Go and see Africa, urges SA adventurer Holgate

2008-07-21 00:00

Cape Town - Get with it! Get African! This was the strong message from the world-famous explorer and adventurer, Kingsley Holgate, when he returned from his latest journey this weekend.

Holgate, who travelled 62 000 km and distributed mosquito nets in 33 countries in a world-first circumnavigation of the outside edge of Africa, called on South Africans to be more pan-African in their approach to life.

Why is it, he asked, that when he visits privileged schools and asks how many kids have been skiing, a whole lot of hands go up, but only three have been to Victoria Falls?

''We live on the most incredible continent. We should explore it,'' he said.

Holgate's main mission on the trip was to distribute more than 240 000 mosquito nets to some of the most remote corners of the continent, as part of his ''One Net One Life'' malaria prevention campaign. He also distributed educational material on malaria as part of his Teaching on the Edge campaign, while his wife Jill handed out spectacles to people in need as part of her own Right to Sight programme.

Holgate, who left on April 27 last year, carried a scroll of peace and goodwill, which was signed by Nobel prize laureates Archbishop Desmond Tutu and Nelson Mandela, as well as by thousands of others, including presidents, priests, chiefs, officials and well-wishers along the way.

During his 449-day trip, which, at times included his seven-year-old grandson Tristan, Holgate and his crew drove the entire coast of Namibia, before moving into Angola. With him were his wife, his son Ross and his girlfriend Anna Muller, as well as other team members.

They went through Congo and Gabon and then into Togo and Benin, where they met the voodoo king.

In Cameroon, Holgate said, ''rain is measured in metres'' - and, after being in Lagos, Nigeria, he assured South Africans that they need never ever complain about traffic congestion in Jo'burg or our other cities.

In Cote d'Ivoire, they came up against ''a bit of remaining tension'' from the recently ended civil war and lots of roadblocks and automatic weapons.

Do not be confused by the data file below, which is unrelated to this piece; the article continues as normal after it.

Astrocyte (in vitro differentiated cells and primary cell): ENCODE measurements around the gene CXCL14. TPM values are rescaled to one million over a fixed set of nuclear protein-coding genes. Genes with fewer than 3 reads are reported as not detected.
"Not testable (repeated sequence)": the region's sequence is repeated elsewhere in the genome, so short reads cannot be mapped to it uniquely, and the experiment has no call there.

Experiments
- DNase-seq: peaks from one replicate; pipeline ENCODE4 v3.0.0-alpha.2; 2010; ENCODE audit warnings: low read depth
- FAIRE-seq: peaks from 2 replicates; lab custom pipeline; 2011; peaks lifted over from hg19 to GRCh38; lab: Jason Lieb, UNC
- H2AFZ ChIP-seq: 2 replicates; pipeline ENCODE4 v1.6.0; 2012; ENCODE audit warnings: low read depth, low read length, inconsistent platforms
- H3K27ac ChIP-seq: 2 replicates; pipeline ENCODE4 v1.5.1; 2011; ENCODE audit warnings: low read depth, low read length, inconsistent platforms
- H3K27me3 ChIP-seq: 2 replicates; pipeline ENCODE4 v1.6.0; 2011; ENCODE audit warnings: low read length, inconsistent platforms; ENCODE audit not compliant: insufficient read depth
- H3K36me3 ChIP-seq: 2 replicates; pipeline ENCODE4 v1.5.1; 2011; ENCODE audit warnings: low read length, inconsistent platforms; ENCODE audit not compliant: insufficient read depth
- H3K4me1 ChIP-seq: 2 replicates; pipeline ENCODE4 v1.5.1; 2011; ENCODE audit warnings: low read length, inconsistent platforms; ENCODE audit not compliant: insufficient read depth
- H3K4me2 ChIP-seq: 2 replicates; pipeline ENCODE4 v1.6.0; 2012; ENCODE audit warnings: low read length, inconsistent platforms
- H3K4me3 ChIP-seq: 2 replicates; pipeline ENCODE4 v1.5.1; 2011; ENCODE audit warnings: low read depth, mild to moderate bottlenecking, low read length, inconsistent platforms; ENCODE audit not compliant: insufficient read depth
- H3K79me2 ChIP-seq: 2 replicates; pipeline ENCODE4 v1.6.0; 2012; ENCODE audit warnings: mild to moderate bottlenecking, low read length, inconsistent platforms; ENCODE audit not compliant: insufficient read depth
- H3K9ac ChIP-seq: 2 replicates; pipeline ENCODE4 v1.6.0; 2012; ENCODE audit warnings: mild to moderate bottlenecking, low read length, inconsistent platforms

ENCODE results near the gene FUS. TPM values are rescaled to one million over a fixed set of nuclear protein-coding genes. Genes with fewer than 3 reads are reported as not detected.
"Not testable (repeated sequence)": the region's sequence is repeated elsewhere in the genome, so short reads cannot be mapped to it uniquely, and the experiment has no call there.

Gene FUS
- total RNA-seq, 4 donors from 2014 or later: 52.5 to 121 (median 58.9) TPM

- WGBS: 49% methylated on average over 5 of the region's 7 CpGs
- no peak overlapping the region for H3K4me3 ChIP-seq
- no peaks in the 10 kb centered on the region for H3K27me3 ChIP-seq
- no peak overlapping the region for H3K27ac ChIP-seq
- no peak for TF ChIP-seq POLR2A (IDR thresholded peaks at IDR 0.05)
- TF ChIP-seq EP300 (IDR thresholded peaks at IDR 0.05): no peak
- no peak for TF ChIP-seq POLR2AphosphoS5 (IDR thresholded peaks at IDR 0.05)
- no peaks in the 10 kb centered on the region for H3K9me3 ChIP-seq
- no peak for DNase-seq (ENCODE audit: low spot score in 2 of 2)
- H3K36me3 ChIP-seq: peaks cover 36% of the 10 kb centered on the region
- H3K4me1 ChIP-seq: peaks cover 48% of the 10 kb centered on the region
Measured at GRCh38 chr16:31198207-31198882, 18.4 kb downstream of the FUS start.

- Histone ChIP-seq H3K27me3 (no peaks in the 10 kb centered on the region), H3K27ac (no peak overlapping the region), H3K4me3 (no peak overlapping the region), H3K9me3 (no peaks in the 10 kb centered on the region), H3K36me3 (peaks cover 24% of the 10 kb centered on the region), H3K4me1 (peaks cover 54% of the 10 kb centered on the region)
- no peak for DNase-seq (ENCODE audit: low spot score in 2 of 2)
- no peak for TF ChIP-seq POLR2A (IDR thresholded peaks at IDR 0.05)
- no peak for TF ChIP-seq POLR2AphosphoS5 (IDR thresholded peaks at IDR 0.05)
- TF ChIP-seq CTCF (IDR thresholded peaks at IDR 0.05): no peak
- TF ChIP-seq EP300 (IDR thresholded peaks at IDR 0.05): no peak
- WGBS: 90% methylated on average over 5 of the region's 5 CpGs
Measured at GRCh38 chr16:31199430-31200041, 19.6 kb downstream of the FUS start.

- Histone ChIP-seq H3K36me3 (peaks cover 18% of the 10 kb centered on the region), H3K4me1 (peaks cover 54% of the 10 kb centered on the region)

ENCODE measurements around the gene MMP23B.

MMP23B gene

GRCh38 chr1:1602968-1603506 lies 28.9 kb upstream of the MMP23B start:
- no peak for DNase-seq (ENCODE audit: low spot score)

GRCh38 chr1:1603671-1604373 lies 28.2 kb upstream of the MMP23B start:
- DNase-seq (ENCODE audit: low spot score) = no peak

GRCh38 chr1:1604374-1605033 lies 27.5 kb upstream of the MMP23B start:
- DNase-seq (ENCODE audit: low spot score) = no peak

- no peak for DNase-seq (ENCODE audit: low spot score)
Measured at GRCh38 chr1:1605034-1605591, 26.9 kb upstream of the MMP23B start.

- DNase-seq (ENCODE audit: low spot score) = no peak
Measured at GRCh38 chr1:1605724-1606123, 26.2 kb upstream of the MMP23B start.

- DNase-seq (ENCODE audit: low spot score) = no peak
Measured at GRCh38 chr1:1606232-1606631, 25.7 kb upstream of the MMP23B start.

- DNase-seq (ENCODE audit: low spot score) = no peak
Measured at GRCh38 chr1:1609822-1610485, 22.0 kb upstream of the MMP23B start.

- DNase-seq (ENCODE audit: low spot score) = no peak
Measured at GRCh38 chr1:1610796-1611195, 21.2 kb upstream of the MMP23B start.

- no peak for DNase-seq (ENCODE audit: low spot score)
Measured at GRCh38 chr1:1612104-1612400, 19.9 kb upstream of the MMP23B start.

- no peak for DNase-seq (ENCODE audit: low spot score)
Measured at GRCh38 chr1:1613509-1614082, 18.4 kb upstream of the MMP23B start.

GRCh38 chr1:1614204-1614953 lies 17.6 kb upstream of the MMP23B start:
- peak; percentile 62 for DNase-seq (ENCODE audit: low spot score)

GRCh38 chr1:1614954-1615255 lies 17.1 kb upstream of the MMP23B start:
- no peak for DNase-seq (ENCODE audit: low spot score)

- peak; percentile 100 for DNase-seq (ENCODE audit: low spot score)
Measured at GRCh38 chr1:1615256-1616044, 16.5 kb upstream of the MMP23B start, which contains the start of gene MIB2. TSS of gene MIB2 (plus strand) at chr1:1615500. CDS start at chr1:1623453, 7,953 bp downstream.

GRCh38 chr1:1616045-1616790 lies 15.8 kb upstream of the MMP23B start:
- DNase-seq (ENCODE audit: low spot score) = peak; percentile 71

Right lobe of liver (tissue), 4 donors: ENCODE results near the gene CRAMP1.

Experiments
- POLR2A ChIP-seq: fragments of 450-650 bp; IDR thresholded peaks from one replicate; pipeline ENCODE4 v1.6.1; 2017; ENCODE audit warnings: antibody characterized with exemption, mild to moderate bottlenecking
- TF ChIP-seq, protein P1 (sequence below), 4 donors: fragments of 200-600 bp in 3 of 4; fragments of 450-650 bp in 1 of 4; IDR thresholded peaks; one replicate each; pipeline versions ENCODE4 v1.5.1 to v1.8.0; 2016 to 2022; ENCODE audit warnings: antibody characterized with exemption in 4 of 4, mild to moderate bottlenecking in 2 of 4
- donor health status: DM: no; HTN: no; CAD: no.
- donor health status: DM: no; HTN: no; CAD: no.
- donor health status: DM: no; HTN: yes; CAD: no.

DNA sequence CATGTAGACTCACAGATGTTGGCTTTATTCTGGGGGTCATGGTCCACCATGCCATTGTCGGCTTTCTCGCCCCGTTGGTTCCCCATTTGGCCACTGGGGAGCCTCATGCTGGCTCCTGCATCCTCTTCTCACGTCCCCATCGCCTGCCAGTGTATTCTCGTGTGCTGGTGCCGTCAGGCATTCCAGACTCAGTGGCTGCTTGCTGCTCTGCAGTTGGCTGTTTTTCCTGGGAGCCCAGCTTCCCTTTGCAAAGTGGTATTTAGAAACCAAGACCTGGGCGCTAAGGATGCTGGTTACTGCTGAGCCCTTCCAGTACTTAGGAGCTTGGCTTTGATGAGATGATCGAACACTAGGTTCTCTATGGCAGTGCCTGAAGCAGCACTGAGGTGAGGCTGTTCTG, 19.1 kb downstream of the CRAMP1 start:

In Liberia they met more friendly people and a devastated infrastructure. Holgate's advice to would be travellers: ''Give it a while.''

They found that Sierra Leone, in spite of its blood diamond past, is recovering well.

In Guinea, the humidity was ''as thick as golden syrup'' - while Senegal was very French, cosmopolitan, hospitable and full of wonderful music. Mauritania, the continent's most sparsely populated country, definitely requires a 4 by 4 to get through, and, in Algeria, it's too dangerous to travel without a heavily armed escort because the Islamic fundamentalists don't like tourists.

Libya was fascinating, but it cost Holgate and his team an arm and a leg to take their vehicles into the country, and alcohol was out of the question.

In war-torn Eritrea, they spent time with the Afar people, who, historically used to castrate their enemies and wear their dried out genitalia around their necks.

Holgate and his team crossed into South Africa from Mozambique on June 24 for the last leg of their journey along the country's east coast.

One thing that Holgate and his team learnt was that, no matter what, there is always a way forward in life.

Judging by some of the rough, muddy terrain they had to negotiate, that is quite a conclusion.

Addressing the crowds who welcomed them back at the Cape Town castle, Holgate said it would take a little adjustment to get back to normal life. ''We've been sitting around campfires for the past 449 nights,'' he said.

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